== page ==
The present shows that customer satisfaction and customer service together are deteriorating and immediate steps to improve them were necessary. Taking into account the customers changing taste and the change in the customer base were equally necessary. Its market reviews showed that Starbucks was not up to the mark with respect to the expectations of customers and customer satisfaction. This is a vital point because customer satisfaction is positively correlated with customer loyalty. The main reason for this dissatisfaction lies in the gap in services between the company’s score on chief attributes and the expectations of customers. When asked through Starbucks polling of customers the majority answered that improvement in services mainly, the speed of service was very much necessary. The problem is that Starbucks measurement of the level of customer satisfaction does not fall under the CSI category, it mainly measures parameters that relate to the quality of the product and not to the quality of the service. (Ballal, Kothawade & Iyer)

The first essential step for service marketing of Starbucks is charging a reasonable price. If it is too low then there will be a crisis of coffee, which in turn is going to negatively affect the company’s business. Again with a high price the product will not find much market. Advertising is the second important step for marketing the business and drawing customers. This should cover all forms of media. Third, it is necessary to conduct a survey among customers in order to trace their likes and dislikes or tastes and preferences about the kinds of products. Comments of customers regarding the service of the company should be considered. This will help the company improve its service towards customers. This aspect is the most important consideration of Starbucks. Customers should be treated properly and in the right manner such that they might return back to the same company – “You want the customer to know that you care about them and you want to give them the newest technologies available; such as wireless hubs in most Starbucks coffee shops” (Dalley, McCurry, Koroch, and Heeres).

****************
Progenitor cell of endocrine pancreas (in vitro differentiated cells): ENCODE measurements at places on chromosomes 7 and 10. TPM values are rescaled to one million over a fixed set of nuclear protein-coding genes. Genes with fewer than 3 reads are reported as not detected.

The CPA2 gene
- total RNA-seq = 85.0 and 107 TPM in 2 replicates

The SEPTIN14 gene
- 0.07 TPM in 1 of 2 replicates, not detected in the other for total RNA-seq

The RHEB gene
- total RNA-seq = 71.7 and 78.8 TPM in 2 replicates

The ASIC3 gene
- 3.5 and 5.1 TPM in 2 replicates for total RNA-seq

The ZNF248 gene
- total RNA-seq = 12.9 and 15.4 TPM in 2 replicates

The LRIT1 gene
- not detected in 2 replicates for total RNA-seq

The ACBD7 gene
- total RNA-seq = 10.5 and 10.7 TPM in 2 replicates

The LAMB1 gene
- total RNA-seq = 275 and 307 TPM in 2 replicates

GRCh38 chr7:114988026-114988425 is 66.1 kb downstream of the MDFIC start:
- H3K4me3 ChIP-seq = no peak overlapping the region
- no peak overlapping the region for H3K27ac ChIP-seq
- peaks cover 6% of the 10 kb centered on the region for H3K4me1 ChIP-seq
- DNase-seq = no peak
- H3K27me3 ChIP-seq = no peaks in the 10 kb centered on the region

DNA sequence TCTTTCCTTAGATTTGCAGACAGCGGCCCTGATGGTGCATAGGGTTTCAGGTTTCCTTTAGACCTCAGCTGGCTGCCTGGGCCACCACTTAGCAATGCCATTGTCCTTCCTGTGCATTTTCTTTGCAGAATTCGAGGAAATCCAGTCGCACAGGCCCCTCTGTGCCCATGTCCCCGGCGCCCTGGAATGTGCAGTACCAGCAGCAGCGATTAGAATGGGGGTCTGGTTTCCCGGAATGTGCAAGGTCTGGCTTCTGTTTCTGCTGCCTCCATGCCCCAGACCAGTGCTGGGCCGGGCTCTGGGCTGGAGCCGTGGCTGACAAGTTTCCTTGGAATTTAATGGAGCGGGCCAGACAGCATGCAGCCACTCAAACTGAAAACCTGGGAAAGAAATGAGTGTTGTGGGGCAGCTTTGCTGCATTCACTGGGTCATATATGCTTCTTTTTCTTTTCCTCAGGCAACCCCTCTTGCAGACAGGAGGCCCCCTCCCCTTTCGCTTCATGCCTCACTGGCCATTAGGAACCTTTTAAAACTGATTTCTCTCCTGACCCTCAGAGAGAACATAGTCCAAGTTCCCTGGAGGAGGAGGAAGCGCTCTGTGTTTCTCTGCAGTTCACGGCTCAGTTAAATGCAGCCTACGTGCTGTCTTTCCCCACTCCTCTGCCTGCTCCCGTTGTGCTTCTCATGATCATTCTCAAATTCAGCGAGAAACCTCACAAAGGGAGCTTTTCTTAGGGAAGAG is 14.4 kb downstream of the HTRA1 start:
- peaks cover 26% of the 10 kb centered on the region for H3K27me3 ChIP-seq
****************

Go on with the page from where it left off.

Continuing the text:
Therefore, the food and beverages industry is the sector where large portions of expenditure of disposable income are made. The coffee industry falls in this category and Starbucks is the largest coffee chain in the world. The chain has faced serious problems in the recent past over their quality and time management. However, with proper care it can address and rectify the problems. The service area should be the first priority of the company and all the employees should be trained to realize the importance of customer service. Customers should be received warmly and more staffs could help in improving the speed of service. The company has already taken important measures in this direction for instance, installation of automated machines at the coffee stores.

Works Cited:
  • Austin, James, and Ezequiel, Reficco, (3rd March 2009).Corporate social entrepreneurship. Harvard Business School, Available at http://www.hbs.edu/research/pdf/09-101.pdf (accessed on February 24, 2010)
  • Ballal, Manish, Kothawade, Niraj & Iyer, Sairam, Slideshare. Available at:  http://www.slideshare.net/Spartanski/starbucks-case-analysis  (accessed on February 24, 2010)
  • Company Fact Sheet, Starbucks Coffee Company, 2008.available at http://www.starbucks.com/aboutus/Company_Factsheet.PDF (accessed on February 24, 2010)
  • Dalley, Candace, McCurry, Tom, Koroch, Justin and Christopher Heeres, Systems / Information Systems, available at: http://homepages.wmich.edu/~c4heeres/Project3bus270.htm (accessed on February 24, 2010)
  • Frankel, Alex. Confessions of a Starbucks Barista. Brown Alumni Magazine. September/October 2007. Available at: http://www.brownalumnimagazine.com/content/view/1462/40/ (accessed on February 24, 2010)
  • Moon, Youngme and John Quelch, Starbucks: Delivering Customer Service, Harvard Business School, July 10, 2006
  • Peng Mike W. Global Strategy, KY: Cengage Learning, 2008